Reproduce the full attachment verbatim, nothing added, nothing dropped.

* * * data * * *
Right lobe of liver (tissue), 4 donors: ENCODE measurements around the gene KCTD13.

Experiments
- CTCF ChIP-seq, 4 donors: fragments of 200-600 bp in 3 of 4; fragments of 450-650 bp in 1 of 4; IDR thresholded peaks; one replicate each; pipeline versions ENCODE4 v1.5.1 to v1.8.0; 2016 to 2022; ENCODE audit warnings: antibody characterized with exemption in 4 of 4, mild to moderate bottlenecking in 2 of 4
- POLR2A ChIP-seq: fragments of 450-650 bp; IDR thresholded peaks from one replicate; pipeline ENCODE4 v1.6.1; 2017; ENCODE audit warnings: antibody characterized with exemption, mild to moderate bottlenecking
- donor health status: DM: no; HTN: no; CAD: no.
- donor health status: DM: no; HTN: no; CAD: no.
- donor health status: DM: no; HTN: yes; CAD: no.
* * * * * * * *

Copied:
Right lobe of liver (tissue), 4 donors: ENCODE measurements around the gene KCTD13.

Experiments
- CTCF ChIP-seq, 4 donors: fragments of 200-600 bp in 3 of 4; fragments of 450-650 bp in 1 of 4; IDR thresholded peaks; one replicate each; pipeline versions ENCODE4 v1.5.1 to v1.8.0; 2016 to 2022; ENCODE audit warnings: antibody characterized with exemption in 4 of 4, mild to moderate bottlenecking in 2 of 4
- POLR2A ChIP-seq: fragments of 450-650 bp; IDR thresholded peaks from one replicate; pipeline ENCODE4 v1.6.1; 2017; ENCODE audit warnings: antibody characterized with exemption, mild to moderate bottlenecking
- donor health status: DM: no; HTN: no; CAD: no.
- donor health status: DM: no; HTN: no; CAD: no.
- donor health status: DM: no; HTN: yes; CAD: no.